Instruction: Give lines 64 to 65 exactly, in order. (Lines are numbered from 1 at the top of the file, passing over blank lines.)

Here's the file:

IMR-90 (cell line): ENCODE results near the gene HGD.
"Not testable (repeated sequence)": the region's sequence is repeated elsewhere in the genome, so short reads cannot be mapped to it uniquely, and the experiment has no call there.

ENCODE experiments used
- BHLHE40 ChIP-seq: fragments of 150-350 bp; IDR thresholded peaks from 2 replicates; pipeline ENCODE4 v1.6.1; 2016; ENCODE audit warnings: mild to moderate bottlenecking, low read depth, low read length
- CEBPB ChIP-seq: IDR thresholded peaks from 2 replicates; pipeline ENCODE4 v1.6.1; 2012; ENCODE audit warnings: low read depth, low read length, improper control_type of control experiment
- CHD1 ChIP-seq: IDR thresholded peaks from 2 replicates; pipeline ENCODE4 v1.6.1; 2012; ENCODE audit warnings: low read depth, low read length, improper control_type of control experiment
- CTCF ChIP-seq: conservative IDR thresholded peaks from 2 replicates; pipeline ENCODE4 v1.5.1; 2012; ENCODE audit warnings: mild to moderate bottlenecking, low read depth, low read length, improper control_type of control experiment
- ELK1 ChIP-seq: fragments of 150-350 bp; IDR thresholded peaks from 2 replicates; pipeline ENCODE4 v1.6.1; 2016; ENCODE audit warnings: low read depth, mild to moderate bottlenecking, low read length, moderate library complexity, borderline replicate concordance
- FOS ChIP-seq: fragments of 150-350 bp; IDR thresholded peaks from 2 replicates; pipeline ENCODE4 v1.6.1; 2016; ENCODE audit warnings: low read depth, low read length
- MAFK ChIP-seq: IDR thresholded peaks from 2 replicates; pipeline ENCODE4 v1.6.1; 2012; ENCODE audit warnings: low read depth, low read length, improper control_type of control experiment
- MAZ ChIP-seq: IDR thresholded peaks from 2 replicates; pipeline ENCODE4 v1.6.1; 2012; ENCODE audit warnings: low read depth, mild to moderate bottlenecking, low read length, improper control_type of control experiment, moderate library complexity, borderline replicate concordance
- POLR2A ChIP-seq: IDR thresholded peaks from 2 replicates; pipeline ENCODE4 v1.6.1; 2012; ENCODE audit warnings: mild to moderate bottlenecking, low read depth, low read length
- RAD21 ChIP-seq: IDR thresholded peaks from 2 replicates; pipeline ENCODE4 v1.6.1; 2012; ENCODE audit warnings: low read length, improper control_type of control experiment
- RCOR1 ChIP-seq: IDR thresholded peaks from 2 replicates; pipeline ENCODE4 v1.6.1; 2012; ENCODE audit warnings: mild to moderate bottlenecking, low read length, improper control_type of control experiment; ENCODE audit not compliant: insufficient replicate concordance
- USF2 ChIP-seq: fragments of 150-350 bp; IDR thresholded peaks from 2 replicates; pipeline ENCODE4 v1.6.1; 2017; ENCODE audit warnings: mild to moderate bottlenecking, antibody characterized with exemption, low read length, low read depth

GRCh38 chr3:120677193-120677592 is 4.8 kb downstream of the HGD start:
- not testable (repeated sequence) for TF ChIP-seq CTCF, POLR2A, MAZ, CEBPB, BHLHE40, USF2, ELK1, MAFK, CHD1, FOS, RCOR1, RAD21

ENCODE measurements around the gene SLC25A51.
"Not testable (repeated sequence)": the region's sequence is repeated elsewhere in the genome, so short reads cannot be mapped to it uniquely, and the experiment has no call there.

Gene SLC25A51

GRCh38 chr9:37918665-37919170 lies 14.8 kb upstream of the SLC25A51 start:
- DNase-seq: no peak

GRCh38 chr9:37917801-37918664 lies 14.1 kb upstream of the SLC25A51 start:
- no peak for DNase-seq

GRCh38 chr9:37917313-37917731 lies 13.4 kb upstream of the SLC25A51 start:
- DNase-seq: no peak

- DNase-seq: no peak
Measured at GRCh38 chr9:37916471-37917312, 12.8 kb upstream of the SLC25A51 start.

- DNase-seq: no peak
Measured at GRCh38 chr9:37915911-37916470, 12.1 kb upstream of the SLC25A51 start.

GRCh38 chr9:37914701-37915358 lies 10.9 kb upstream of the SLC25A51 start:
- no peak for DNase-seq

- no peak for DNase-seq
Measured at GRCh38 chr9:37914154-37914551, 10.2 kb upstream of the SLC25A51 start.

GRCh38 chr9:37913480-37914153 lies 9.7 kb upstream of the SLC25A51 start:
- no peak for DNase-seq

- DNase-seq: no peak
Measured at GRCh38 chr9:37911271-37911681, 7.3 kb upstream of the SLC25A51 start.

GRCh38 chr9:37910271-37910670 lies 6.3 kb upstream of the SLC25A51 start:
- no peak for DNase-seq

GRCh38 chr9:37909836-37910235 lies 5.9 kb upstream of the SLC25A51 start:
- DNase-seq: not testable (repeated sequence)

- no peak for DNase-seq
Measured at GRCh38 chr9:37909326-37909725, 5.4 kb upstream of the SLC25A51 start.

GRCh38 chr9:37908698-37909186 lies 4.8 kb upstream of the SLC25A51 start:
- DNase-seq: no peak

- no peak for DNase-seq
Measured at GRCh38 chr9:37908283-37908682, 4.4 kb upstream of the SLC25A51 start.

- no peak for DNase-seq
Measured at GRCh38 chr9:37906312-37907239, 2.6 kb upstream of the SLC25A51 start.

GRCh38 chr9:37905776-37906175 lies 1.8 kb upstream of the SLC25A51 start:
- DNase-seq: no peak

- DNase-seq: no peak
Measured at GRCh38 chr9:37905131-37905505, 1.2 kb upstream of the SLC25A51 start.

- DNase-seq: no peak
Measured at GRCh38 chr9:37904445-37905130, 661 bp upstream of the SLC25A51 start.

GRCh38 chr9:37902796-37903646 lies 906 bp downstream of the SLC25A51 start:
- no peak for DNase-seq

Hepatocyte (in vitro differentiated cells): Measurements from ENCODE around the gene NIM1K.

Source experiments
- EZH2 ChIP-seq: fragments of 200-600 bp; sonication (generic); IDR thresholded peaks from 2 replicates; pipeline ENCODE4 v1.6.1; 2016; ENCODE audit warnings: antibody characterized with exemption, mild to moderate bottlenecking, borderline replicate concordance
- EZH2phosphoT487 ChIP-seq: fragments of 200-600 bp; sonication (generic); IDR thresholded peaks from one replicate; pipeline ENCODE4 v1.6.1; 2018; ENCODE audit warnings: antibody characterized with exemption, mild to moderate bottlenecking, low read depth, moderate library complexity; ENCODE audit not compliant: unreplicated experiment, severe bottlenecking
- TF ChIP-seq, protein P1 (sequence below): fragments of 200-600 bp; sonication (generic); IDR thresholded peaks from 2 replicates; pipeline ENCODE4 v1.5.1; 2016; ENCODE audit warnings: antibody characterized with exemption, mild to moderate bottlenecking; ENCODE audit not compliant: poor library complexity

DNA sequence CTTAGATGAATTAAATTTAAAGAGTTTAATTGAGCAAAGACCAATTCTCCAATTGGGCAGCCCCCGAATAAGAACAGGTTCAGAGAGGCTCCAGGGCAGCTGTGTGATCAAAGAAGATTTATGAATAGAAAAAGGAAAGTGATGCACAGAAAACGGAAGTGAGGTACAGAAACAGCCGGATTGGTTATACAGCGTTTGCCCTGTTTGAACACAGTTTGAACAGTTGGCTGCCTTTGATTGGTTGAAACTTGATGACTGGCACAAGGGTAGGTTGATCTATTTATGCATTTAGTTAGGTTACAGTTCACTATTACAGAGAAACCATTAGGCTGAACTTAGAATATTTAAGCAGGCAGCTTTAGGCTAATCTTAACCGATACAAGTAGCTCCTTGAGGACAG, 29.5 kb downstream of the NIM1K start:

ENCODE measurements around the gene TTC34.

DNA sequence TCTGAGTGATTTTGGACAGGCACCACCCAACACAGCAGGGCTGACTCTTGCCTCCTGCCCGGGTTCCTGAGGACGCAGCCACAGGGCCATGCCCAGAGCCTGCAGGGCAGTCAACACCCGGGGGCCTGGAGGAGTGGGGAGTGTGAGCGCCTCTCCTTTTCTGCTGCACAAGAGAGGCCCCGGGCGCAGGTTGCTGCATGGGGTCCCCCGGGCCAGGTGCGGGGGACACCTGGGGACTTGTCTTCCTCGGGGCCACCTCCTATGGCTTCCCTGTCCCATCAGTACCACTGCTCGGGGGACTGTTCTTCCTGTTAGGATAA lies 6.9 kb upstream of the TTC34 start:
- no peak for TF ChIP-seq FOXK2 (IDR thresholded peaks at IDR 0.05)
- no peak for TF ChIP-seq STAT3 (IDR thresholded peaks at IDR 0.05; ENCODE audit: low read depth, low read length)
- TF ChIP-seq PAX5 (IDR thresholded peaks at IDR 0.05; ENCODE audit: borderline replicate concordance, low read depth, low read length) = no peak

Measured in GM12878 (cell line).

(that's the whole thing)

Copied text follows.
DNA sequence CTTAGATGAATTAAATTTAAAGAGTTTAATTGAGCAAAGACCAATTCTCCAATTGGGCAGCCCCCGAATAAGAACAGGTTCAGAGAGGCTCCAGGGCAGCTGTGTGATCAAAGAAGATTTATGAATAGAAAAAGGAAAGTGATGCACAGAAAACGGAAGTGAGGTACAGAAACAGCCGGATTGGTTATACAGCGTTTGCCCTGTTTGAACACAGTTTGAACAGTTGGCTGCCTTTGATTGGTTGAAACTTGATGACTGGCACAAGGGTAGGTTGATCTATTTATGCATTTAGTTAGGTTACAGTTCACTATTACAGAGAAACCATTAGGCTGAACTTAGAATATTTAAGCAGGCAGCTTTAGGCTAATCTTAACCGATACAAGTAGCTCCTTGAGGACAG, 29.5 kb downstream of the NIM1K start:

ENCODE measurements around the gene TTC34.